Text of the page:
Big Data Mining for Social Causes
This article from the New York Times discusses how organizations such as the United Nations Global Pulse Team are taking big data results and transforming them into information to help society. The UN team is dedicated to watching trends on social media in order to predict where disease outbreaks and economic problems are starting. For example, the team watches Twitter feeds for spikes in unemployment before it becomes a full blown problem. They also watch Twitter for signs of flu outbreaks or other diseases. These types of centers exist all over the world specifically to help the UN stay on the front lines of problems.
Other companies use big data mining through social media to respond to natural disasters. By monitoring Twitter and Facebook after a major disaster insurance companies can respond quicker and more accurately to the hardest hit areas. Other groups such at the American Red Cross can pin point what people need the most (such as blankets, water, food, clothes, etc.).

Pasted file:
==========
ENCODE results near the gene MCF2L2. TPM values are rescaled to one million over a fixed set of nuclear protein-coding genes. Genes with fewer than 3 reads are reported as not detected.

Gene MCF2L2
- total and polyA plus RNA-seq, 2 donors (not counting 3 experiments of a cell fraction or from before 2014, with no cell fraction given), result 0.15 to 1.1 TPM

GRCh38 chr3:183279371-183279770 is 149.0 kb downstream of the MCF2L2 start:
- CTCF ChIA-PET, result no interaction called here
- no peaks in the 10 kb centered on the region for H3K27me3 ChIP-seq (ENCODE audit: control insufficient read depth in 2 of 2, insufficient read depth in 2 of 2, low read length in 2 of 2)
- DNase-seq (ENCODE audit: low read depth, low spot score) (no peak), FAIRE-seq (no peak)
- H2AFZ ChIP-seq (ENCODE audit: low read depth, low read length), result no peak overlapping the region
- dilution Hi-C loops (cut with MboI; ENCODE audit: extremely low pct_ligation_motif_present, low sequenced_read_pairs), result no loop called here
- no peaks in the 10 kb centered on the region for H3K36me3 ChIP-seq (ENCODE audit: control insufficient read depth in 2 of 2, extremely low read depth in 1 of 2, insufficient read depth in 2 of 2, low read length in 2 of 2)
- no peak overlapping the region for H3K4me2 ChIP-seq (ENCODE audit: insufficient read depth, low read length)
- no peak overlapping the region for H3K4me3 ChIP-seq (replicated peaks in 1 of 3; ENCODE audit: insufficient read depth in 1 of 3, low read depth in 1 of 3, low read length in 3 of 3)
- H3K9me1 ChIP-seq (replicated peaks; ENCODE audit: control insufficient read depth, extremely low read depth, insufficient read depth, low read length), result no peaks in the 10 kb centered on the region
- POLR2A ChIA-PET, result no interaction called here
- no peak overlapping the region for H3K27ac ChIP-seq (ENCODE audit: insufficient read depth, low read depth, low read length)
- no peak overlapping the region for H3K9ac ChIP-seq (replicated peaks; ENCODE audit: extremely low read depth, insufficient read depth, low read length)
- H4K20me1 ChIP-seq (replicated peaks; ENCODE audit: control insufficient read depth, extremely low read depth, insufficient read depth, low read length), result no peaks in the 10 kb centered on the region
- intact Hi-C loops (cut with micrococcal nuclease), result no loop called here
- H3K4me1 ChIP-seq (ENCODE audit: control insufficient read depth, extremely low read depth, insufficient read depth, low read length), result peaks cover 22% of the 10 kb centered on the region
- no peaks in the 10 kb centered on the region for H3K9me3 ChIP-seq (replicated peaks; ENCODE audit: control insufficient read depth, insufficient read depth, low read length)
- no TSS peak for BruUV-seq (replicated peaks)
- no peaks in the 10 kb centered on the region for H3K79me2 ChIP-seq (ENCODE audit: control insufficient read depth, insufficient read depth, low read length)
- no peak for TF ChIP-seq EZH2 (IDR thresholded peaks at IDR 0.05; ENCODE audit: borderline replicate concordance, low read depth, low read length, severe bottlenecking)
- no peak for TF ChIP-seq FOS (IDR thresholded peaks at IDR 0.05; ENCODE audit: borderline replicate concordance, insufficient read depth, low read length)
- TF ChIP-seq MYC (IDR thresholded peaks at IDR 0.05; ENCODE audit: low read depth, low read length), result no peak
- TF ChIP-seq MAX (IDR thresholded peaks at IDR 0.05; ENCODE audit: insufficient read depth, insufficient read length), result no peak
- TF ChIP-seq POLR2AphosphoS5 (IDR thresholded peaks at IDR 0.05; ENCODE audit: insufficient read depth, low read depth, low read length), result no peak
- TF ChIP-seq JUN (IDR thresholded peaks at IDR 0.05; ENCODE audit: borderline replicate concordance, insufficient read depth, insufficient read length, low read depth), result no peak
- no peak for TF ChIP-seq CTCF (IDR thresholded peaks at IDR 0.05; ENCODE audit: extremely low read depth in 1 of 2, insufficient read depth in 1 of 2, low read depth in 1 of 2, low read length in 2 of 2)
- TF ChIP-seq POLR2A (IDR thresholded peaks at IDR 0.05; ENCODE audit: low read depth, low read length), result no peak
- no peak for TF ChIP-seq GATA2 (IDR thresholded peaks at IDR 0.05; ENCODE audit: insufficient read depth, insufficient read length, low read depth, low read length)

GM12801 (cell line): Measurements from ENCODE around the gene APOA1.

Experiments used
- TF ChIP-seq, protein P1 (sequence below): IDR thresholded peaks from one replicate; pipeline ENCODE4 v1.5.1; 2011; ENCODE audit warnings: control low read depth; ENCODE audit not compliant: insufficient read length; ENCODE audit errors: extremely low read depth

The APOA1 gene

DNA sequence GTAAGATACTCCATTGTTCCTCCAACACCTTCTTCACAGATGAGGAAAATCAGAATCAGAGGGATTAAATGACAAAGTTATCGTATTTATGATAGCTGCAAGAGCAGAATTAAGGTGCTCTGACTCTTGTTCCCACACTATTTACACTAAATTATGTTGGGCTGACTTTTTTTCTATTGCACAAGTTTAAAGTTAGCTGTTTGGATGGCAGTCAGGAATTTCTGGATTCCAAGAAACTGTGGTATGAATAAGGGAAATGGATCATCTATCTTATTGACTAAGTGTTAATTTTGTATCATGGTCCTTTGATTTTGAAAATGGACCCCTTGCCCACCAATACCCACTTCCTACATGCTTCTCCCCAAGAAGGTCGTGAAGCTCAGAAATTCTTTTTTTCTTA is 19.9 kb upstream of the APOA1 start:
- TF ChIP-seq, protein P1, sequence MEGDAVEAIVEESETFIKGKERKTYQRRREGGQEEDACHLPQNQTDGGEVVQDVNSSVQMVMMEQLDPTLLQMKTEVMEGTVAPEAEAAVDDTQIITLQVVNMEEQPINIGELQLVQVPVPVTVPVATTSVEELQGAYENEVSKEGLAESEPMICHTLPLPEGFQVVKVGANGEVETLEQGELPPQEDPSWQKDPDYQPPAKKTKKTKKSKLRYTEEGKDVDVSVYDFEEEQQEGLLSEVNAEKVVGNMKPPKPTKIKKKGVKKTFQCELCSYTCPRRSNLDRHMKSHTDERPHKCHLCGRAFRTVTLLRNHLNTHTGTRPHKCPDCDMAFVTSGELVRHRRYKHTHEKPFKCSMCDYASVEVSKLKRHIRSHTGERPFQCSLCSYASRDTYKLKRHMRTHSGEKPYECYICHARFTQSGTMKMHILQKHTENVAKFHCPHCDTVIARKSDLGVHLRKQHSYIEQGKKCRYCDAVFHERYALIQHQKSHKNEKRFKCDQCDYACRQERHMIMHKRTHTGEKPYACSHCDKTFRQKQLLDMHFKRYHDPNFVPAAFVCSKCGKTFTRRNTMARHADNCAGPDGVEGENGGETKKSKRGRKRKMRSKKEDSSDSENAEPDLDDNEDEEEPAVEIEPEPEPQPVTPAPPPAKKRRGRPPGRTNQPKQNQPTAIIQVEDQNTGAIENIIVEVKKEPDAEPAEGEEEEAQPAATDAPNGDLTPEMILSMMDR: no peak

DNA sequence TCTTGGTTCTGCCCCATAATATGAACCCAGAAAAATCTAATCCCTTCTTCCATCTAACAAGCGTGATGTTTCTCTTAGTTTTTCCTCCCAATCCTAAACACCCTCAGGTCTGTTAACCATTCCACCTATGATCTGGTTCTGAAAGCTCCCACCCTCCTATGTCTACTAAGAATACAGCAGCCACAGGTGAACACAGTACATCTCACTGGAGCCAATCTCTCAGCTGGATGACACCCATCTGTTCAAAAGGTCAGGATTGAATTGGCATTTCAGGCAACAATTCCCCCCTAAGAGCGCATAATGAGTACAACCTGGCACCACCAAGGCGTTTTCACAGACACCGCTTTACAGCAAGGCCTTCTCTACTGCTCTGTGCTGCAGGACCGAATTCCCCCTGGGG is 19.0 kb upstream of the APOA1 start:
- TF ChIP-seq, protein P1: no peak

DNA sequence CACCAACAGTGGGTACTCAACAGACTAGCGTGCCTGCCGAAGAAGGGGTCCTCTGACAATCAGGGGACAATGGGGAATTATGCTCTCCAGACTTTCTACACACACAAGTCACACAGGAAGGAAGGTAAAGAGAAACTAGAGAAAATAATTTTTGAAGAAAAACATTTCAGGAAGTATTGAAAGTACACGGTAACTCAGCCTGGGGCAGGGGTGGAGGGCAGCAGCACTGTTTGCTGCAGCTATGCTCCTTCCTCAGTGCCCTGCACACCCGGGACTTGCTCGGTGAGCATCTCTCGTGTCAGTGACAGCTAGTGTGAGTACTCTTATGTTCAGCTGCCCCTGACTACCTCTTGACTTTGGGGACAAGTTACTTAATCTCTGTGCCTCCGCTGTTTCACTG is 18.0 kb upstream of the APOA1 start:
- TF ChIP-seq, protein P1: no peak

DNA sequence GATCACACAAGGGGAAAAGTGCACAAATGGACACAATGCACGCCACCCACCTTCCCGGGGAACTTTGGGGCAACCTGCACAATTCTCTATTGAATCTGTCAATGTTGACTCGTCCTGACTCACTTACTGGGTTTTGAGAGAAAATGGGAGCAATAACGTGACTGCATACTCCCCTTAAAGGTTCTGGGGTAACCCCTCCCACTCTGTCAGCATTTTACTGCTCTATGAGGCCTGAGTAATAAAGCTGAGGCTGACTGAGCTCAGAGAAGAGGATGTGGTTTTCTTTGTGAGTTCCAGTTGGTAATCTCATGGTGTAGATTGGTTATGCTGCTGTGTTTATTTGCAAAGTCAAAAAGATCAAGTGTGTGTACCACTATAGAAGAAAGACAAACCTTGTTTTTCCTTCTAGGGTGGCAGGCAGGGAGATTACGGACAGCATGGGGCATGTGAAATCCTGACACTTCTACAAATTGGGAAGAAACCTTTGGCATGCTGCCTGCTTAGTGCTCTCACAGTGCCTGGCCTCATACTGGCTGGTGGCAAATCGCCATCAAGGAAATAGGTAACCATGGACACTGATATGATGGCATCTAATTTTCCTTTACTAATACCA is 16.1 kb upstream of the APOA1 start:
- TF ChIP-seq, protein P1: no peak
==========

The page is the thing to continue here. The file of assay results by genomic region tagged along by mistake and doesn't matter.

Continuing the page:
Of course collecting this much personal information about individuals can be tricky and often raises questions about privacy. To help with this issue some people in the big data community are advocating for what they call “data philanthropy” or having companies strip away personal information from data before handing it over. Through this process the company that actually interprets the data never sees who created it.
Even though big data can be very useful in helping create a better environment for us all its important to keep in mind what exactly is being collected about our lives.